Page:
Encyclopedia of Greater Philadelphia

Twentieth Century after 1945

In the second half of the twentieth century, an era of social change, manufacturing in the Philadelphia region plummeted as northeastern states lost factories and jobs to the Sunbelt and international competitors. Philadelphia’s longtime major industry, textiles, also was hit by product changes, for example the change in consumer preferences for nylon hosiery rather than silk and for carpets made from nylon or other synthetics instead of wool. By the end of the century, most of the factories in Philadelphia, Camden, and other cities stood vacant. Shipyards closed. Instead, the region’s major employers included health care, pharmaceuticals, business services, education, and government.

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As many middle-class residents, primarily whites, moved to postwar suburbs, civic leaders and urban planners pursued projects to stabilize and revitalize cities. Initiatives in Philadelphia included the Greater Philadelphia Movement (formed in 1948) and the Philadelphia Industrial Development Corporation (formed 1958). Urban redevelopment projects sought to clear slum areas and create a central city more attractive to the white middle class. Recognizing that the region’s common challenges required regional action, Pennsylvania and New Jersey formed alliances such as the Delaware Valley Urban Area Compact (1965-66) and Delaware Valley Planning Commission to address issues such as transportation, environmental quality, and economic development.

Topics: Twentieth Century after 1945

Gallery: Twentieth Century after 1945

Rocky on the Parkway
Rocky on the Parkway

PhillyHistory.org (Explore in Rocky).

Morris Animal Refuge
Morris Animal Refuge

Special Collections Research Center, Temple University Libraries (Explore in Animal Protection).

Cecil B. Moore and Dr. King
Cecil B. Moore and Dr. King

Special Collections Research Center, Temple University Libraries (Explore in African American Migration).

City Avenue, 1988
City Avenue, 1988

John J. Wilcox LGBT Archives of Philadelphia (Explore in AIDS and Activism).

American Bandstand
American Bandstand

Special Collections Research Center, Temple University Libraries (Explore in American Bandstand).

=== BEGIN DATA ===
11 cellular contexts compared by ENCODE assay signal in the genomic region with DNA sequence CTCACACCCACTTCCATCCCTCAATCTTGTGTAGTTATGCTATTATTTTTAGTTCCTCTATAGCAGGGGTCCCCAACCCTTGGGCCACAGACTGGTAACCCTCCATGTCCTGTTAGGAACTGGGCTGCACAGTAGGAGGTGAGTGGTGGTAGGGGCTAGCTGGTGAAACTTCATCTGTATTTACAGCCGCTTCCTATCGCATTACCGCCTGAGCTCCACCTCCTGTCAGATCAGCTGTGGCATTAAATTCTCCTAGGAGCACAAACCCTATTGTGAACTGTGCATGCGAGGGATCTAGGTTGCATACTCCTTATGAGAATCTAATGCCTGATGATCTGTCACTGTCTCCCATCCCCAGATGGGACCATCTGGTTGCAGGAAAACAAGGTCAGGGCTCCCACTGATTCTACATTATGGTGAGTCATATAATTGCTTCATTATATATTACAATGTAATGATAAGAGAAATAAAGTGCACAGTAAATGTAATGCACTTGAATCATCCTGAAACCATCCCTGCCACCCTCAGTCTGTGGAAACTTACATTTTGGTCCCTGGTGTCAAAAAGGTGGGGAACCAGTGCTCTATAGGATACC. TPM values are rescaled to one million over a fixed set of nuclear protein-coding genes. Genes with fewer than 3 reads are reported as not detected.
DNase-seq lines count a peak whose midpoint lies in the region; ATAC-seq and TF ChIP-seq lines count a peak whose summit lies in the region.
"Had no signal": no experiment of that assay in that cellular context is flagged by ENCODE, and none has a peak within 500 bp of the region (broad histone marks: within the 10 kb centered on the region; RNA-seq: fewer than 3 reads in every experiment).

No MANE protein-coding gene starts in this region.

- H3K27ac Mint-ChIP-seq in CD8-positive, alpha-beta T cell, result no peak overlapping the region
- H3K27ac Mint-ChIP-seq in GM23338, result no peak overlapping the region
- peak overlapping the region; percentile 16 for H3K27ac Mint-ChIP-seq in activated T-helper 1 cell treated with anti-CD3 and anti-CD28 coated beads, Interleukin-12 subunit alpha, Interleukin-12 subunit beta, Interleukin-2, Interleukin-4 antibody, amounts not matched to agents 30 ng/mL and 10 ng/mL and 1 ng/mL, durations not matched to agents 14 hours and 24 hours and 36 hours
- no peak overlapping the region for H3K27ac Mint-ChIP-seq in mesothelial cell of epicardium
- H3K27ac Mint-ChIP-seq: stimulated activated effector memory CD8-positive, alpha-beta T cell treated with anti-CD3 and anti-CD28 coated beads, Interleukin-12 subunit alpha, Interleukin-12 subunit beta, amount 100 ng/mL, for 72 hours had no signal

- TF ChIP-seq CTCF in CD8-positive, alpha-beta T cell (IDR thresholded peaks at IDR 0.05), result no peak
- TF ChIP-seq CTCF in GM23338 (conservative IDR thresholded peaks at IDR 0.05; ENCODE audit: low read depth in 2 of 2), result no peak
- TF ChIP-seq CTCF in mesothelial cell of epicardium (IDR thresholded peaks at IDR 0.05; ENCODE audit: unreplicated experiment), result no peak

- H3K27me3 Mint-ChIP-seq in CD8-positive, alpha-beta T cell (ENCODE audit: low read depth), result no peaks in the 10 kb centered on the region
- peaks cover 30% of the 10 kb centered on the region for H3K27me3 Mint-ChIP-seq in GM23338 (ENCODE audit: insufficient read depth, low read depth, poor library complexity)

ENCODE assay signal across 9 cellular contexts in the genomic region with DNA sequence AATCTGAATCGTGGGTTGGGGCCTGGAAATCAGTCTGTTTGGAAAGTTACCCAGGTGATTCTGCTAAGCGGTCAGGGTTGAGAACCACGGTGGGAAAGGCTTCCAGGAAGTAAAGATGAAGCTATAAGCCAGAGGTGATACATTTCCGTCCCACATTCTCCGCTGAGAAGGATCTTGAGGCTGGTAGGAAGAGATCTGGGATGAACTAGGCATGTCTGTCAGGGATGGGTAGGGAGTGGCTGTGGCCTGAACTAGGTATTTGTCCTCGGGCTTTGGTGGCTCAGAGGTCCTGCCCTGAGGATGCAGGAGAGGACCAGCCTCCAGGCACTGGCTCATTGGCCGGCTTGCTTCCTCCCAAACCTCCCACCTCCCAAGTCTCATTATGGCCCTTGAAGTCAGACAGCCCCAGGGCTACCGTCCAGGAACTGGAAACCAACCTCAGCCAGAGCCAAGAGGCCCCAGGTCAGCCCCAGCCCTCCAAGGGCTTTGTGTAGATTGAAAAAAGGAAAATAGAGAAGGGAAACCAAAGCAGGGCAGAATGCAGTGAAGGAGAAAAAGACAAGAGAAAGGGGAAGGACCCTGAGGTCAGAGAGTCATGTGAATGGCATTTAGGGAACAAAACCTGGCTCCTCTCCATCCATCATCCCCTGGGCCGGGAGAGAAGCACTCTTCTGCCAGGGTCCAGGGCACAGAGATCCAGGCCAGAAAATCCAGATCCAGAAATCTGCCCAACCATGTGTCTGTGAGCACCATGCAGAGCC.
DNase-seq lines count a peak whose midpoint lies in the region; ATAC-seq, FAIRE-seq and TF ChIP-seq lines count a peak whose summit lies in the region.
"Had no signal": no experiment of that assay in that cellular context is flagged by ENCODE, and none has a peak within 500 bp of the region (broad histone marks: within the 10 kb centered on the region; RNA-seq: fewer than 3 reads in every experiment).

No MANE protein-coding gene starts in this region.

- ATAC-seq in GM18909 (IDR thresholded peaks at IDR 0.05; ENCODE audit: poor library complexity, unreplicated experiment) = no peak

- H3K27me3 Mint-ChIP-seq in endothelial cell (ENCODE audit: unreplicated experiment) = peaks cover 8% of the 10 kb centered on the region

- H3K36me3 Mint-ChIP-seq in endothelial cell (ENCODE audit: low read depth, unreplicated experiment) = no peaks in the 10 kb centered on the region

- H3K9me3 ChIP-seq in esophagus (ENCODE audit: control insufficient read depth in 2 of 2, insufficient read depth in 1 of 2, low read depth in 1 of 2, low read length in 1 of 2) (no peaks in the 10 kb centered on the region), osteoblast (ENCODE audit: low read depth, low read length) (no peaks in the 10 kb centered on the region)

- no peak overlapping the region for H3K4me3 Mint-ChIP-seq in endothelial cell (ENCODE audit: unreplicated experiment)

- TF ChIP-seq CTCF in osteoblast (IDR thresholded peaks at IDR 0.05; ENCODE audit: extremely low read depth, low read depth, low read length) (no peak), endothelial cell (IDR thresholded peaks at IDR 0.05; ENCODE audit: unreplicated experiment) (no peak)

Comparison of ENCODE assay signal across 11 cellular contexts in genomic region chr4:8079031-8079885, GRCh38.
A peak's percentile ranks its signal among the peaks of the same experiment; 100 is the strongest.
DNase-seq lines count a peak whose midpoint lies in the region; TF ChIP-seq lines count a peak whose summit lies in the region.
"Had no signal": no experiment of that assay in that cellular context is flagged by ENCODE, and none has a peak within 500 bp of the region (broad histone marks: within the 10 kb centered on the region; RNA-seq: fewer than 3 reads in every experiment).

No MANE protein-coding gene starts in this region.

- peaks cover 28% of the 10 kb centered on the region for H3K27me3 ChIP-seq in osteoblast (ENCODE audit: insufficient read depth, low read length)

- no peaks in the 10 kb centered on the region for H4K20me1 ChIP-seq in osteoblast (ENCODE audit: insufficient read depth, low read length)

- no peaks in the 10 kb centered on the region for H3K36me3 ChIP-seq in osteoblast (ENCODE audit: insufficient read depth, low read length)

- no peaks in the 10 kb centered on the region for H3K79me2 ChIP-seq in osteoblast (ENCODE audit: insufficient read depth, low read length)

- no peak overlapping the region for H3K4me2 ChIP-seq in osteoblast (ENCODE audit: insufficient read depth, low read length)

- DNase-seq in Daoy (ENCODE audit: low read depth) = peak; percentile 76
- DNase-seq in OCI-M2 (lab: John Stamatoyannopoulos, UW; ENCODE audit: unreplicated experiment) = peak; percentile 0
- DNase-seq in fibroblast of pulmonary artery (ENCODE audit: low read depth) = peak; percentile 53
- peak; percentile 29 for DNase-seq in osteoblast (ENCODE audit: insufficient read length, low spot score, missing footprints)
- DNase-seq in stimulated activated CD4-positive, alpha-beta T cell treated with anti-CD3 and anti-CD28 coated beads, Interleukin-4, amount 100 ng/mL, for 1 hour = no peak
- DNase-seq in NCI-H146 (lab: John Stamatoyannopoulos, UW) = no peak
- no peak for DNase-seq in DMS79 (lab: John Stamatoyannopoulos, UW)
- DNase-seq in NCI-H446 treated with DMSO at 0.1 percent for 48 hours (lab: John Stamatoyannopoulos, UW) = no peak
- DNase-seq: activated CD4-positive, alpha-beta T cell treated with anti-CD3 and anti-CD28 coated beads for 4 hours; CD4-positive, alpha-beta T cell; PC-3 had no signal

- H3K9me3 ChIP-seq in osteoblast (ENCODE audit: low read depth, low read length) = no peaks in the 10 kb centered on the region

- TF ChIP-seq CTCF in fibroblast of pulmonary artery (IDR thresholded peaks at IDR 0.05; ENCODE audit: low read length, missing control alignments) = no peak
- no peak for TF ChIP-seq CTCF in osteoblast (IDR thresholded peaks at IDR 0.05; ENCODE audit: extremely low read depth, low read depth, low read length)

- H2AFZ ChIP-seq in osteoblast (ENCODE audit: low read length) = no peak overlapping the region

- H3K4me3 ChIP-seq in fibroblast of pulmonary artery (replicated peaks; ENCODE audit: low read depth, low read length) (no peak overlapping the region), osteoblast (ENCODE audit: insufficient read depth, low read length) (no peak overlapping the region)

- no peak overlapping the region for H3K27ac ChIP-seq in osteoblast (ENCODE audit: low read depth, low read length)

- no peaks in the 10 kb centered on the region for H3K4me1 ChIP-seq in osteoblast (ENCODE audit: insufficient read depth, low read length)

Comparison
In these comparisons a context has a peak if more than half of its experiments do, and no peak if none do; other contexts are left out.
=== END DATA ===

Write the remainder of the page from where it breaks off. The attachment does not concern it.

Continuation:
Edmund Bacon
Edmund Bacon

Special Collections Research Center, Temple University Libraries (Explore in Bicentennial (1976) ).

Behind the Grill
Behind the Grill

Visit Philadelphia (Explore in Cheesesteaks).

Lee Dexter
Lee Dexter

Channel 3 [KYW] Children’s Programming Art (Explore in Children’s Television)

The Italian Market, 1954
The Italian Market, 1954

PhillyHistory.org (Explore in Italian Market).

Phillie Phanatic
Phillie Phanatic

Visit Philadelphia (Explore in Sports Mascots).

Parading for the Constitution
Parading for the Constitution

PhillyHistory.org (Explore in Constitution Commemorations).

Timeline: Twentieth Century after 1945

Expressways enable commuters to reach new housing developments in Northeast Philadelphia (shown here) and counties of southeastern Pennsylvania, South Jersey, and Delaware. With suburbanization and industrial decline, cities lose population and jobs.

1940-70s: In second wave of the Great Migration, Philadelphia’s African American population more than doubles in the decades following Second World War.

1947-51: Reformers challenge Republican Party’s hold on Philadelphia government, leading to 1951 approval of new City Charter and election of Joseph S. Clark as mayor, first Democrat to hold the office since 1884. He is succeeded by Richardson Dilworth (1956-62) and James Tate (1962-72).

1947 and 1956: Philadelphia Warriors are NBA champions.

Image credit: PhillyHistory.org

1948: Democrats, Republicans, and Progressives all hold national conventions in Philadelphia.

1949-70: As director of City Planning Commission, Edmund Bacon oversees projects including Penn Center, Independence Mall, and Society Hill.

1950-58: Construction of Schuylkill Expressway.

1950s: Textile industry hit by product changes, from silk and wool to synthetics; clothing industry also begins decline.

1950s-1970s: Local television stations broadcast original children’s shows like Bertie the Bunyip (shown here, 1965-75).

1950s-1980: Philadelphia’s Puerto Rican population expands from 3,000 to nearly 55,000.

1951: Delaware Memorial Bridge connects Delaware and South Jersey.

Image credit: Channel 3 (KYW) Children’s Programming Art

1952: Development of Levittown in Lower Bucks County begins as U.S. Steel opens its Fairless Works. In 1954, William Levitt begins similar residential development in Willingboro, New Jersey (formerly the rural community of Wellingborough).

October 6, 1952: DJ Bob Horn hosts a television show called Bandstand  on WFIL-TV. When he is replaced in 1956 by Dick Clark, the show is renamed American Bandstand. It is broadcast from Philadelphia until 1964.

1953-68: Campaign to desegregate Girard College (shown here in 1966) culminates in victory with Supreme Court decision.

1954-58: With the baby boom and migration to suburbs, public school enrollment in Pennsylvania counties surrounding Philadelphia grows by 18 percent. By 1970, suburban enrollment rises by more than two-thirds.